Of all the northern circumpolar constellations, Camelopardalis is the least distinct. It was created by the German astronomer Jakob Bartsch in 1624 to represent a camel, but was later reidentified as a giraffe. Although Camelopardalis is the 18th largest constellation, none of its stars shine brighter than 4th magnitude and amateur astronomers tend to shy away from a wide variety of deep sky objects found within. Yet the Giraffe has some lovely surprises for the deep sky enthusiast.
Step outside on a clear night and aim your binoculars at a point halfway between Polaris and Capella, then shift about one binocular field (7°) toward Alpha Persei. You should see a long string of stars measuring about 3° in extent, popularly known as Kemble’s Cascade.
Lucian Kemble, a Franciscan monk from Alberta, Canada, chanced upon this cluster in the late 1970s while observing with 7×35 binoculars. He described it as “a beautiful cascade of faint stars tumbling from the northwest down to the open cluster NGC 1502”. This striking stellar arrangement is composed of about 20 stars, mostly 9th-magnitude, with a lone 5th-magnitude sun about midway. The southeast end of Kemble’s Cascade splits into two parts – one heads northeast toward NGC 1502, the other to the south in a straggling line of seven more stars.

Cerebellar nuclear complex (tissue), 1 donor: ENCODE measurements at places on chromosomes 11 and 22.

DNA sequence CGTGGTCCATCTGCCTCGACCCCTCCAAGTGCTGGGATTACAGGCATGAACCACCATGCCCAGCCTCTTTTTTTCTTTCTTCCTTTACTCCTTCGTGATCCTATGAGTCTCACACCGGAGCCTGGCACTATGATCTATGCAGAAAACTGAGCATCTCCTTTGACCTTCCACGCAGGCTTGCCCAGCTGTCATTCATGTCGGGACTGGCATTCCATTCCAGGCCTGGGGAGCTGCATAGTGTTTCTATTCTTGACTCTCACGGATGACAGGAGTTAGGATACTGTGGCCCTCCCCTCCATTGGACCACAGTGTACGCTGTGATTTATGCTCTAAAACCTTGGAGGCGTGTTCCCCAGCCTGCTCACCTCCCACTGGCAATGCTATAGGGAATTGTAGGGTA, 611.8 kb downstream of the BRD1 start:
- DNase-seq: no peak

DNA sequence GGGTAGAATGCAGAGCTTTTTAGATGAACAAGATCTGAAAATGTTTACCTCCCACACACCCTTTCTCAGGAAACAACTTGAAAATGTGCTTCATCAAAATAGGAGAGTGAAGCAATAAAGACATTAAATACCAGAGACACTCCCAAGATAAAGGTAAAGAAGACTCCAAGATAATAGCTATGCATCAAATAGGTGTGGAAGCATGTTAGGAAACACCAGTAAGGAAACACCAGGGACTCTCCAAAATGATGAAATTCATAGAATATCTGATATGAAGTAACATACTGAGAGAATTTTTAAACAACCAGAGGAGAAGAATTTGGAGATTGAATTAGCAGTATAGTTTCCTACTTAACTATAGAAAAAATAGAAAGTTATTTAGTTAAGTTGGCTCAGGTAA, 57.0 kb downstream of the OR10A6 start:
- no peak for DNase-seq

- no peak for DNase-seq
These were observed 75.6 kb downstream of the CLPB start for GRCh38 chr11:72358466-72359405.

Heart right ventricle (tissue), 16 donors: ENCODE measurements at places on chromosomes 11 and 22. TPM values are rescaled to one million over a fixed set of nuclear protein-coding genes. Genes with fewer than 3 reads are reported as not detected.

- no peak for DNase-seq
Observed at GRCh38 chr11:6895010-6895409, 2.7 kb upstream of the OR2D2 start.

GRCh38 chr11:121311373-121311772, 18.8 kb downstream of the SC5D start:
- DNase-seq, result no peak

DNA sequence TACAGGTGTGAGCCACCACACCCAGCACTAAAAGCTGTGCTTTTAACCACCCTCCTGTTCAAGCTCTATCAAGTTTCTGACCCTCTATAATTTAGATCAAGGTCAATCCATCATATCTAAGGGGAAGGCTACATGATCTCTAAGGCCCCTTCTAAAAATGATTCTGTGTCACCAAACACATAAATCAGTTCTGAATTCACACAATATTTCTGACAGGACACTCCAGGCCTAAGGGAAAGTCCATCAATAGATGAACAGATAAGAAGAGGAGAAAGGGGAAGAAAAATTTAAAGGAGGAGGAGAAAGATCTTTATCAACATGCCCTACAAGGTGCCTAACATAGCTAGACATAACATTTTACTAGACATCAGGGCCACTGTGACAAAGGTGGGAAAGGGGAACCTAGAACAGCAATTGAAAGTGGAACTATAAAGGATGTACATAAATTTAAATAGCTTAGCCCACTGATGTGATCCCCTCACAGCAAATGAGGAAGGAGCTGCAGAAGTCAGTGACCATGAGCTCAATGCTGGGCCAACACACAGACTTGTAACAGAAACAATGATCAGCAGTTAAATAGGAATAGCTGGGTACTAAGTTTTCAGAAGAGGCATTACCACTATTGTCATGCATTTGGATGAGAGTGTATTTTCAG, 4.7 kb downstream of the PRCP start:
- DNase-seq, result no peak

Astronomers designate distinctive patterns formed by a group of stars as asterisms. Stars composing asterisms catch the eye but are not physically related; in contrast, stars born together have similar ages and move with one another through space. If gravity only loosely binds the stars, these groups are called stellar associations.
Perhaps the most famous asterism in the night sky is the Plough (Big Dipper), a shape formed by seven stars in Ursa Major. Other famous asterisms within individual constellations include the Sickle of Leo and the Teapot in Sagittarius. The Square of Pegasus is an example of an asterism that is composed of stars from two constellations (in this case, Andromeda and Pegasus); another is the Summer Triangle.
Finder map – field width 15°, stars to magnitude +9.